Strip the ends of the black and white AC wires that you just cut from the old AC power cord. Push the supplied 2 short pieces of heat shrink tubing onto those wires, far enough back so they won't melt yet, and solder those wires onto the two unused terminals of the new AC IEC inlet. Looking at the back side of the new AC IEC inlet with the ground/green wire being on the bottom, the terminal on the left is L or line for the black wire, and the terminal on the left is N or neutral for the white wire. You can see the L and N marked/molded into the plastic right next to the terminals, but the letters are written upside down. Slip the heat shrink tubing over those newly soldered joints and shrink the tubing with a heat gun if you have it, or by holding your soldering iron very close to it so that it melts and shrinks. Don't touch it, or else it will burn a hole.

Use the same 2 old screws to reattach the ferrite bead to the new TX816IEC panel/AC inlet assembly.

Install the new TX816IEC panel/AC inlet assembly (with 33 cm green ground wire already soldered onto it) in place of the old metal AC cord panel, using the supplied 2
new M3 x 0.5 black washer head screws, with the two M3 spring washers and two M3 x 0.5 nuts on the inside. You can leave the 33 cm green ground wire disconnected for now.

7) Mount the new power supplies and add green safety ground wire:

Push the four 8-32 x 5/8" black Phillips Synclavier screws through the holes from the card cage side and put the four spacers on them from the power supply compartment side. Try not to knock these off as you fit the +/-15v analog power supply into place. It is a very tight fit that requires some twisting going in, and it ends up without even a millimeter of clearance to spare above it.




Be very careful handling the +/-15v analog power supply, do not touch, push, or put any pressure on the two large electrolytic capacitors on it, their solder joints can break easily. Handle it by the aluminum chassis only.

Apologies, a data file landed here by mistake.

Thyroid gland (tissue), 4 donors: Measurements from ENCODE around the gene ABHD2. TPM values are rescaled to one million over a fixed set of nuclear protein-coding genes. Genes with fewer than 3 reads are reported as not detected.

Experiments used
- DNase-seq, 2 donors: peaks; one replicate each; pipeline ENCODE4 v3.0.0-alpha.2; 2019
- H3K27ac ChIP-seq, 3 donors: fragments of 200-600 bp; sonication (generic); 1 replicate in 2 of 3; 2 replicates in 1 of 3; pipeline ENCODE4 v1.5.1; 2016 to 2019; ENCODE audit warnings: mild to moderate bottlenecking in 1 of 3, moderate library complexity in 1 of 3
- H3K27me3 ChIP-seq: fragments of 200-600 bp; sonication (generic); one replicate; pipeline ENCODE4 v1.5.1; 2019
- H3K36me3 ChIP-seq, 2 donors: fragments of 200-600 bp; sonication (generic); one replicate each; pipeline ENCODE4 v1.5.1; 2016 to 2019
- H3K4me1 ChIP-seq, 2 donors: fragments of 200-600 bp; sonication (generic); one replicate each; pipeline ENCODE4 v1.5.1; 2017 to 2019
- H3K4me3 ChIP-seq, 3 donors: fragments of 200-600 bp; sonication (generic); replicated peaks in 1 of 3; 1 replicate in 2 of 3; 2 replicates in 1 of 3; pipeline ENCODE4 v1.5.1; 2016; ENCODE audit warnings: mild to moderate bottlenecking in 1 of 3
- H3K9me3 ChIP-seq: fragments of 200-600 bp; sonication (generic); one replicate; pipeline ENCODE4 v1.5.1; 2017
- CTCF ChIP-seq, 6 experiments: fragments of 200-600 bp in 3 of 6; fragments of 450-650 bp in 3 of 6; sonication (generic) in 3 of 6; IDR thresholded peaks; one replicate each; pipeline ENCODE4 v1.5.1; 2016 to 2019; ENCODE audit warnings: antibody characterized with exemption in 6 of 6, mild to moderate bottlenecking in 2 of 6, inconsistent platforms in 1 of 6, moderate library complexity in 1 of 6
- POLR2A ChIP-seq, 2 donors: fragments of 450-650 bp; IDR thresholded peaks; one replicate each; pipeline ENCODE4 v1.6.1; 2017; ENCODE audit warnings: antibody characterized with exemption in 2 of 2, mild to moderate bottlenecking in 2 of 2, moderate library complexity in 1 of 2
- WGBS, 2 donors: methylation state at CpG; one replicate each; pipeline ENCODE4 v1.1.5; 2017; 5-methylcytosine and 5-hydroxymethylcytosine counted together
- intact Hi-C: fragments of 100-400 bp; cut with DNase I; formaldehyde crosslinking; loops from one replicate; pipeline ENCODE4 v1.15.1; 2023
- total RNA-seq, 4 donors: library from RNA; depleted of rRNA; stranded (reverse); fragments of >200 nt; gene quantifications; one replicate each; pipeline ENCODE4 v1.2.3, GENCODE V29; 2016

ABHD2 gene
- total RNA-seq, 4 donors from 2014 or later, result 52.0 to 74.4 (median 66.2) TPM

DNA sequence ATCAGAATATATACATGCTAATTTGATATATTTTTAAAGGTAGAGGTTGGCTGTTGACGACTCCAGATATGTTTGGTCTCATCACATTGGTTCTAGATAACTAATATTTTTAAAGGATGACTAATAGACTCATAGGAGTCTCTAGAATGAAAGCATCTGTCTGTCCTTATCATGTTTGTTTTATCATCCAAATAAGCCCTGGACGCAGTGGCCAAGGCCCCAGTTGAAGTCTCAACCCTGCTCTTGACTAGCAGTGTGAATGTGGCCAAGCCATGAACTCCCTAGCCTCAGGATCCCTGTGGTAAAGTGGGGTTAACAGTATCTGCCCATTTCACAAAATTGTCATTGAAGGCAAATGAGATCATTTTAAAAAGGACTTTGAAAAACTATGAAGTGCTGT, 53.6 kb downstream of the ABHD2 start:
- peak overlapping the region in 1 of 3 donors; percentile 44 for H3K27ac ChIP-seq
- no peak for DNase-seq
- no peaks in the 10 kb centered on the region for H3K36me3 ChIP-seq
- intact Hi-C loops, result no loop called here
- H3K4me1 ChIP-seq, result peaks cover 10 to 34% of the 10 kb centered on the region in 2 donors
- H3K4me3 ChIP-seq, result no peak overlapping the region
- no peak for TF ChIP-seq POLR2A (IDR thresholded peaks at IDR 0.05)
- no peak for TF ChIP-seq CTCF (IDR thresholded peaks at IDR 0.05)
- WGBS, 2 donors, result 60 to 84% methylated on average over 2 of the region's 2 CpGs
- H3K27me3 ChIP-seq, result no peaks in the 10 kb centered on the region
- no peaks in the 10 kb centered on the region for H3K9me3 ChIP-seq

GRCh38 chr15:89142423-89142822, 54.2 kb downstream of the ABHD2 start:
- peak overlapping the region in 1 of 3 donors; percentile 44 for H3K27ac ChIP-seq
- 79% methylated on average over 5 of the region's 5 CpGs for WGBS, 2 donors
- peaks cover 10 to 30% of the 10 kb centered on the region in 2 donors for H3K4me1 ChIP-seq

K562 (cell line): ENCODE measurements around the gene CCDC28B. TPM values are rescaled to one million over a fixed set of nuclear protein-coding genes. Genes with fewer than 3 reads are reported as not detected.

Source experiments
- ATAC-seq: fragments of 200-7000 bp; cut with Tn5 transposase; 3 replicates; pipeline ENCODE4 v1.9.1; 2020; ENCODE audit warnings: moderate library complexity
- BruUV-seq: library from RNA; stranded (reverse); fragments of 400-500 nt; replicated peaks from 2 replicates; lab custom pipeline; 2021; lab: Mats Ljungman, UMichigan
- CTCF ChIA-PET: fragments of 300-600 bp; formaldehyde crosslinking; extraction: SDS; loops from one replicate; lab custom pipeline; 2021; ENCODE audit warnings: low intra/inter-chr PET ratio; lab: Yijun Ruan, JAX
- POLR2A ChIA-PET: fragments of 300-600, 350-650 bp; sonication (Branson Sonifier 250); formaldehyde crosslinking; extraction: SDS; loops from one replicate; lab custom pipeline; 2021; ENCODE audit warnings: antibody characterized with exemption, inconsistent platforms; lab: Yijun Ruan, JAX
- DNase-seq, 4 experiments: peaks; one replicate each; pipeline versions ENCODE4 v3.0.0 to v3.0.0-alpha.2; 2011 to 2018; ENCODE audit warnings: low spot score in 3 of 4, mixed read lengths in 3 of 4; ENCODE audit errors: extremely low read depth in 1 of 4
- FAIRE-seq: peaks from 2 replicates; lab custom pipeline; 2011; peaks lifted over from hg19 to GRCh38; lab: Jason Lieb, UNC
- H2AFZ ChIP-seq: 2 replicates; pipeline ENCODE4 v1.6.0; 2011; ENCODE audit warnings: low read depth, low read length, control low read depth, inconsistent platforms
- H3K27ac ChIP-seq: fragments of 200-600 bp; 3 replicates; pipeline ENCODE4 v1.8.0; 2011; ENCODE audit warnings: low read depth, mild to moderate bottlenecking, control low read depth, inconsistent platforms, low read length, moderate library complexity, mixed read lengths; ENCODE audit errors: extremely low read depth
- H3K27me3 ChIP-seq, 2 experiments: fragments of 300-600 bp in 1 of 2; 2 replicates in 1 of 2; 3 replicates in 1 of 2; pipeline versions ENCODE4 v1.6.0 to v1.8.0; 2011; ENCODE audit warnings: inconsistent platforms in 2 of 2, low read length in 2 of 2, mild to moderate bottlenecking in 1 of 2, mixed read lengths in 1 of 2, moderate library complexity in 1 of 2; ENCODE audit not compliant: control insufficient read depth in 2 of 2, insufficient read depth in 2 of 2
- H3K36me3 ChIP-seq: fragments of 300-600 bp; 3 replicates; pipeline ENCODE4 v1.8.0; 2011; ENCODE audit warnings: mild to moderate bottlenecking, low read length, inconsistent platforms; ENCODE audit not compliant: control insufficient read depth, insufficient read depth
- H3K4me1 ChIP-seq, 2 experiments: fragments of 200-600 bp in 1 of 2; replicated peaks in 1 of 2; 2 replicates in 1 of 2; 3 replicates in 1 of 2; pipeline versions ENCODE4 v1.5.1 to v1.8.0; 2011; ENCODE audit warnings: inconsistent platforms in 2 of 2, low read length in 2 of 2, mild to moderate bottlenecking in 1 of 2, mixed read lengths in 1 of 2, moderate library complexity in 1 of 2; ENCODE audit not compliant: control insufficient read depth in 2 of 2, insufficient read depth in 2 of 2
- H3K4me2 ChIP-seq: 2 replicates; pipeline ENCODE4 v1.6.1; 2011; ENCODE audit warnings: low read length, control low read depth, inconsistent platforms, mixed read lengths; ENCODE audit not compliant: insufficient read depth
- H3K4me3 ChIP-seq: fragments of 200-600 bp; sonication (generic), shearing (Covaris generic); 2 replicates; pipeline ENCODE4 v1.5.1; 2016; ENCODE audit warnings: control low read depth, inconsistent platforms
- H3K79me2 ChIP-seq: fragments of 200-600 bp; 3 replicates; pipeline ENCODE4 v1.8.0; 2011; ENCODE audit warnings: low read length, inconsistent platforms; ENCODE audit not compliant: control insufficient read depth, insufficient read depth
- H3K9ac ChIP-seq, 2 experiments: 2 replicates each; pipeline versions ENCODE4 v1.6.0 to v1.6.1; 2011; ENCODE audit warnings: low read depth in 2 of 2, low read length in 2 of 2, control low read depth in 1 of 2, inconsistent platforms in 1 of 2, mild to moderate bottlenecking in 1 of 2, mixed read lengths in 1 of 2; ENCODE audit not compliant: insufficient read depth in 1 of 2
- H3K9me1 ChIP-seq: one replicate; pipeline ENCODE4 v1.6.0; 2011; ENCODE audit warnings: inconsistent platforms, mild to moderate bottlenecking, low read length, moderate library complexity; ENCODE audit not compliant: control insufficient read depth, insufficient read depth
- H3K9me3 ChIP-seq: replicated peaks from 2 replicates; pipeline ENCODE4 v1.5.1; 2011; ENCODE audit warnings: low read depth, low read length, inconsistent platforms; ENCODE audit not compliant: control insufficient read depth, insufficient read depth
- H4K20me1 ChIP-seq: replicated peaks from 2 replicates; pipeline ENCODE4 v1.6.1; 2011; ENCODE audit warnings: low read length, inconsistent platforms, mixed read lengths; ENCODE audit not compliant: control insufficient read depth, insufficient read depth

Carefully fit the +/-15v analog power supply into place by pushing the top in first to get that part under the Yamaha AC switch bracket, then push the lower part in over the Yamaha lower chassis flange.





Once the +/-15v analog power supply is in place, place the ring terminal end of the 13"/33 cm green ground wire behind the upper left corner of the +/-15v analog power supply and make sure the mounting screw/spacer holds it there, and screw all 4 screws in tightly.

If you did this correctly, drilling and all, there will be less than 1 mm of space between the top of the power supply and that Yamaha AC switch bracket. If there were more than 1 mm of space there, then it wouldn't fit, as the bottom side is already on the floor of theYamaha chassis.


Screw the +5v digital power supply tightly in place using the supplied 3 new M3 x 0.5 x 5 mm black screws.










8) Connect the AC power wiring to the +5v digital power supply:

You previously added ring terminals to the Yamaha black and white wires with the white connector on the other end, now carefully remove the line (AC-L) and neutral (AC-N) screws from the terminal block of the +5v digital power supply. They already have the black and white wires that go to the transformer on the +/-15v analog power supply on there, but you need to add these black and white wires with the white connector on the other end to those points.

Once that is done, confirm that the black and white wires are going from the new IEC AC inlet to the Yamaha AC board, then out the white connector on that board to the AC-L and AC-N connections on the +5v digital power supply, then from there on to the transformer on the +/-15v analog power supply. This powers everything.


At this time it actually isn't known what the Yamaha AC board is doing or why it has an inductor coil, a relay, a large transformer, and a bunch of capacitors. All it provides for our purposes is a fuse for the AC line and the AC power switch, and nothing else on it would be needed for this. But we still leave it inline there, as the TX216 has the convoluted design of having a PCB-mounted AC switch when the switch is actually needed 10" away, and there is a 10" sheet metal rod with very sharp edges actuating this switch remotely.

The issue here for European users is that this board might blow up with 230v connected to it (if it is the USA model TX216 as shown in these photos that is marked 120v only), or it might be okay. It's up to the user to make this determination if needed, and best to do that by checking the TX216 service manual.

Both of these Synhouse supplied power supplies can work on 115v for USA, or 230v for Europe (or 100v for Japan, etc.).

The Synclavier +/-15v analog power supply is a world power unit, and the transformer pins can be jumped as per the markings on the front of it for any power in the world.

The +5v digital power supply is an autosensing world power unit, so no changes are needed there, and it also has an AC line fuse inside it.


Worst case, the traces on that absolute shit garbage single sided paper phenolic PCB Yamaha AC board can be cut, some jumper wires soldered, so that all the board is doing is taking the power in from the AC inlet, running it across the AC fuse, then going through the AC switch, then out the white connector.